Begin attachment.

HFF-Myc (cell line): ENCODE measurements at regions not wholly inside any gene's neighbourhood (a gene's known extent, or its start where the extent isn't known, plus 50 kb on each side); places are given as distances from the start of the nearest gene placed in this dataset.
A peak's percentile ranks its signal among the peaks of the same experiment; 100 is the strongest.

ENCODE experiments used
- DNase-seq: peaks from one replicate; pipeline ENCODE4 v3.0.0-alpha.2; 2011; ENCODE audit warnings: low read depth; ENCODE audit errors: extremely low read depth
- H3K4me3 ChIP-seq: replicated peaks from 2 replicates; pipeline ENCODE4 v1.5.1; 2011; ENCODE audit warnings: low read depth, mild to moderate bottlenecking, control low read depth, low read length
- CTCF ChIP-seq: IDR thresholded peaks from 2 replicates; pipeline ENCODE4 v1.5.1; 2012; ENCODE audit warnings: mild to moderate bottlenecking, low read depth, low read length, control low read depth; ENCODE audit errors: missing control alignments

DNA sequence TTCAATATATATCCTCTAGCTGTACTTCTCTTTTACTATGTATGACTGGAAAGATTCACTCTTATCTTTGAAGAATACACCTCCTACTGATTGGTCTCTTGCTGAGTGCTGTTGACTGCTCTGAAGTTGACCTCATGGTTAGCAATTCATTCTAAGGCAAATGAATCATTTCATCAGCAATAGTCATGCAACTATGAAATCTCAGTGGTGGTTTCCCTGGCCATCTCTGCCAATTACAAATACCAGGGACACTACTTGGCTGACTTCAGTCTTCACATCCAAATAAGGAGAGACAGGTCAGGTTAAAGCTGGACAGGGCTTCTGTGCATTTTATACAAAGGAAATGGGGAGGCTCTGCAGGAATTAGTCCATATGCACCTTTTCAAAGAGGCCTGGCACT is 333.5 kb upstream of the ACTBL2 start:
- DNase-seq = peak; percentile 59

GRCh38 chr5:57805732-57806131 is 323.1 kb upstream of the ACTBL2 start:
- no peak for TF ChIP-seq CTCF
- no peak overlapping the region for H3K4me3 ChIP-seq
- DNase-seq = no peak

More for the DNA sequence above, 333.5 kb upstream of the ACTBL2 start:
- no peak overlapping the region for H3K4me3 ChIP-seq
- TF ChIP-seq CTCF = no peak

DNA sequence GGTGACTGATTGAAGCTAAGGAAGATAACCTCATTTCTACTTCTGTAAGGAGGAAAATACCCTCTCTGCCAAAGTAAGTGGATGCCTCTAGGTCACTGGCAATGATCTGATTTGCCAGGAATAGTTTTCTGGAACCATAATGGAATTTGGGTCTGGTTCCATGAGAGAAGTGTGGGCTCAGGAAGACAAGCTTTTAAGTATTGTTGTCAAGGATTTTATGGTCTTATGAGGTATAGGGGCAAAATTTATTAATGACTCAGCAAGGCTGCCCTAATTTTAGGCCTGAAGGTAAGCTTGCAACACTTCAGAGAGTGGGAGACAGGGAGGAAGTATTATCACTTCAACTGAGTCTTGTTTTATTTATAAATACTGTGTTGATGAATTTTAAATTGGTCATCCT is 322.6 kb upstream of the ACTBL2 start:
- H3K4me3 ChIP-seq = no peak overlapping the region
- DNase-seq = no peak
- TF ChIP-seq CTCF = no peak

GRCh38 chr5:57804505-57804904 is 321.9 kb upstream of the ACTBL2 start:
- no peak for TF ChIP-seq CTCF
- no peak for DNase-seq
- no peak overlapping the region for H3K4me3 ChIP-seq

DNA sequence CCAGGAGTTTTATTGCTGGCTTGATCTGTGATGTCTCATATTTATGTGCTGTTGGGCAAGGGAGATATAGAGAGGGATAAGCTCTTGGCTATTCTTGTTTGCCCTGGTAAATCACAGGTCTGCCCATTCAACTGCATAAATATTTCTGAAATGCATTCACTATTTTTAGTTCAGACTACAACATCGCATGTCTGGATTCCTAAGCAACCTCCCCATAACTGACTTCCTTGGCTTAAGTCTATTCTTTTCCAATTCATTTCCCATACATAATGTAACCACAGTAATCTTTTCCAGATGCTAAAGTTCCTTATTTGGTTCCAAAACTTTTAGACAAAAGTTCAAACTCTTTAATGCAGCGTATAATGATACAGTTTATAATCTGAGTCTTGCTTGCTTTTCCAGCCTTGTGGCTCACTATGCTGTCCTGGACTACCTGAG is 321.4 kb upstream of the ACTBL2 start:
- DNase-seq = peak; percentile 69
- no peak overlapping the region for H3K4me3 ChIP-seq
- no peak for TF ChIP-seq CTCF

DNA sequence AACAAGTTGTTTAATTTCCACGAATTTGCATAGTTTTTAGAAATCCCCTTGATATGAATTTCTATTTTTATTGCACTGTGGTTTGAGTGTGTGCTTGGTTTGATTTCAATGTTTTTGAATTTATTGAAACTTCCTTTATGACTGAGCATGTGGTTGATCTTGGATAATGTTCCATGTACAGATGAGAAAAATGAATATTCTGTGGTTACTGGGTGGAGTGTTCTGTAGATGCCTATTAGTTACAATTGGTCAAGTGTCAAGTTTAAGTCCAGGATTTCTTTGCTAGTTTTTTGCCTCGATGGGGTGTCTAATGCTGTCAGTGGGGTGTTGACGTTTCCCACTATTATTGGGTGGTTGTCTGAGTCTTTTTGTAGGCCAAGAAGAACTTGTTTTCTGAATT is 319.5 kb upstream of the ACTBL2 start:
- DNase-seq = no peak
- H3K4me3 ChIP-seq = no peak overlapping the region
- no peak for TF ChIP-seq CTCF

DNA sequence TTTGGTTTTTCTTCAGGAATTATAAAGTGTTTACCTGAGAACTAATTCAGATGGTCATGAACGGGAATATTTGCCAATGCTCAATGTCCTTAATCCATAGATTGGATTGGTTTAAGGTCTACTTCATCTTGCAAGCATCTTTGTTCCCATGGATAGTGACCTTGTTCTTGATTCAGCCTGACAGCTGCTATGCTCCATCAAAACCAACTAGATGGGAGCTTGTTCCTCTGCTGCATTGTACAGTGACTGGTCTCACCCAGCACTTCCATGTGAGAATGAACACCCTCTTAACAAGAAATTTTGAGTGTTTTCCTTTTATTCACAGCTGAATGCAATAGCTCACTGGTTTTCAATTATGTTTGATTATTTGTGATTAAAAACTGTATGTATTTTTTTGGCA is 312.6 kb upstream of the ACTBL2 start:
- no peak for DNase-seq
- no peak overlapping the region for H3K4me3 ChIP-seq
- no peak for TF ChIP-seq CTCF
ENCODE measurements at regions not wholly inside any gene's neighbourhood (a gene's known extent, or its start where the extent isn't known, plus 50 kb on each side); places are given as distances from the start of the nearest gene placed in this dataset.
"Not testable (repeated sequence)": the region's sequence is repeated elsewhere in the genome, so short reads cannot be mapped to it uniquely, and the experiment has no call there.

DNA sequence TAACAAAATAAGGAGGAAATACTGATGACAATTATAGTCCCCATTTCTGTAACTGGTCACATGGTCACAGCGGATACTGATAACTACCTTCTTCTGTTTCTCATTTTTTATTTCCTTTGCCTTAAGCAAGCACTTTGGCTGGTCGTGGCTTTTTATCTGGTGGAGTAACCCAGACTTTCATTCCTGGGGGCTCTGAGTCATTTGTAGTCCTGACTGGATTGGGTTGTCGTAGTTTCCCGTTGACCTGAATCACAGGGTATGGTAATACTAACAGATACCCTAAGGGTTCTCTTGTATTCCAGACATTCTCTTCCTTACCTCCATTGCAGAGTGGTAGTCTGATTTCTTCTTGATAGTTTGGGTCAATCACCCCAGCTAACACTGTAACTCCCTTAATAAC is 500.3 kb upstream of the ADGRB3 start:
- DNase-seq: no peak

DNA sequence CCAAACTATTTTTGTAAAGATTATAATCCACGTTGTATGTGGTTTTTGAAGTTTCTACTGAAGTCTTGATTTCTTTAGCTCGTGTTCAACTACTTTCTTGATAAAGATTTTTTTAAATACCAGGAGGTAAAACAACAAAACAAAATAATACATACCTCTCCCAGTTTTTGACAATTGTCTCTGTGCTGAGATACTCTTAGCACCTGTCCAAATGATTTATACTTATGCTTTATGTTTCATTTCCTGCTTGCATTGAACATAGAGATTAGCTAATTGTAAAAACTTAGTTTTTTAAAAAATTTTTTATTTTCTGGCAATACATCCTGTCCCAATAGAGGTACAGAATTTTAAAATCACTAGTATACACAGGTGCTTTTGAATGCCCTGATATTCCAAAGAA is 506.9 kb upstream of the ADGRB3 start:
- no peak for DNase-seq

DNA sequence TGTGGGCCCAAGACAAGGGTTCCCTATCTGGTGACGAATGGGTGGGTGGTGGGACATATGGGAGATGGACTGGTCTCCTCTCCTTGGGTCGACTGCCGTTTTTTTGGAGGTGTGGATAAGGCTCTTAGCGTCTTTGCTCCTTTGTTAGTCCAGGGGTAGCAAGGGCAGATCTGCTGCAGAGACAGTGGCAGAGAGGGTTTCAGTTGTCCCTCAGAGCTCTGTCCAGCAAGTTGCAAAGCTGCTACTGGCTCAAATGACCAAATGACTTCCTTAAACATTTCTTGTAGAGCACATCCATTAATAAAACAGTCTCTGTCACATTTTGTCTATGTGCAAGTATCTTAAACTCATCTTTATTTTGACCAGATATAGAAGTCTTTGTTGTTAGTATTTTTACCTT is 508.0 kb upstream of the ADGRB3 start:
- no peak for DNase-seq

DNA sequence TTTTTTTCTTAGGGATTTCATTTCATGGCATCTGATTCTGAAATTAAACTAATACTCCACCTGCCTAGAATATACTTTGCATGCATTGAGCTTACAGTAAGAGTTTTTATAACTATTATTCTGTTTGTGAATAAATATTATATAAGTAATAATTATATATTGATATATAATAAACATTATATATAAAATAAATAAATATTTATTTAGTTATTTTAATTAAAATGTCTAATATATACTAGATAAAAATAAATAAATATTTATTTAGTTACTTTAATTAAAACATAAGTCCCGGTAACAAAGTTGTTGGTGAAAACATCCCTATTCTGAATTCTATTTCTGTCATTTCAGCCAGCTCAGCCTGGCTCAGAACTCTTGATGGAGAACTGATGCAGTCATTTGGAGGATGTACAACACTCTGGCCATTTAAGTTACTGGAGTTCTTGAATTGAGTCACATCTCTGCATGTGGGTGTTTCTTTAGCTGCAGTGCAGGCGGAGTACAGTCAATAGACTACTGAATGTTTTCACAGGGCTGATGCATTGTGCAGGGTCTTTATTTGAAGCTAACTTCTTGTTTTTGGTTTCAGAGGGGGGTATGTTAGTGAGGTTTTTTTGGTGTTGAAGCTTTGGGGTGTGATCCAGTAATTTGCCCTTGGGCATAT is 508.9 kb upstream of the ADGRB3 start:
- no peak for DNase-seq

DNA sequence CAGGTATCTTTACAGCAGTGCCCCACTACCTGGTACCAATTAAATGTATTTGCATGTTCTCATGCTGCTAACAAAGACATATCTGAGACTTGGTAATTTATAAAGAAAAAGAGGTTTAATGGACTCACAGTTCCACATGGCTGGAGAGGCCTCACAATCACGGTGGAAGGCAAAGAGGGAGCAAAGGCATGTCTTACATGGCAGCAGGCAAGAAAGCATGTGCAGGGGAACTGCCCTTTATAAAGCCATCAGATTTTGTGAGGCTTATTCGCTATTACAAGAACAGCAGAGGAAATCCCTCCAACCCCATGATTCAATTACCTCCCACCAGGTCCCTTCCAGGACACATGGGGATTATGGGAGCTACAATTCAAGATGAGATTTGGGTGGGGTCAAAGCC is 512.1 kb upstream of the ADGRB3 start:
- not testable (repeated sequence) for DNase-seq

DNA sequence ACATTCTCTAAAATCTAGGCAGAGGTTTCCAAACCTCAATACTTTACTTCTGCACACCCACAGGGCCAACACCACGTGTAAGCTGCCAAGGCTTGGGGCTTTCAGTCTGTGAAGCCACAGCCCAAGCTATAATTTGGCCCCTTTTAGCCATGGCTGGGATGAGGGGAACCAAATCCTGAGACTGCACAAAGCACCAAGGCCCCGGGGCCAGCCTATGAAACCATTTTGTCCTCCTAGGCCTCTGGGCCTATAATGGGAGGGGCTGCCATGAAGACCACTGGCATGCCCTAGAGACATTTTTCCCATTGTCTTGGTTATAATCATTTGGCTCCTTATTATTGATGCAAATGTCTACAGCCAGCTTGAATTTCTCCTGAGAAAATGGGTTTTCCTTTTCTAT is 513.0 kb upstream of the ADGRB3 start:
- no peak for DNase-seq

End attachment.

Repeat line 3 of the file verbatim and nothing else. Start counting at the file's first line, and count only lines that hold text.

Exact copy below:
ENCODE experiments used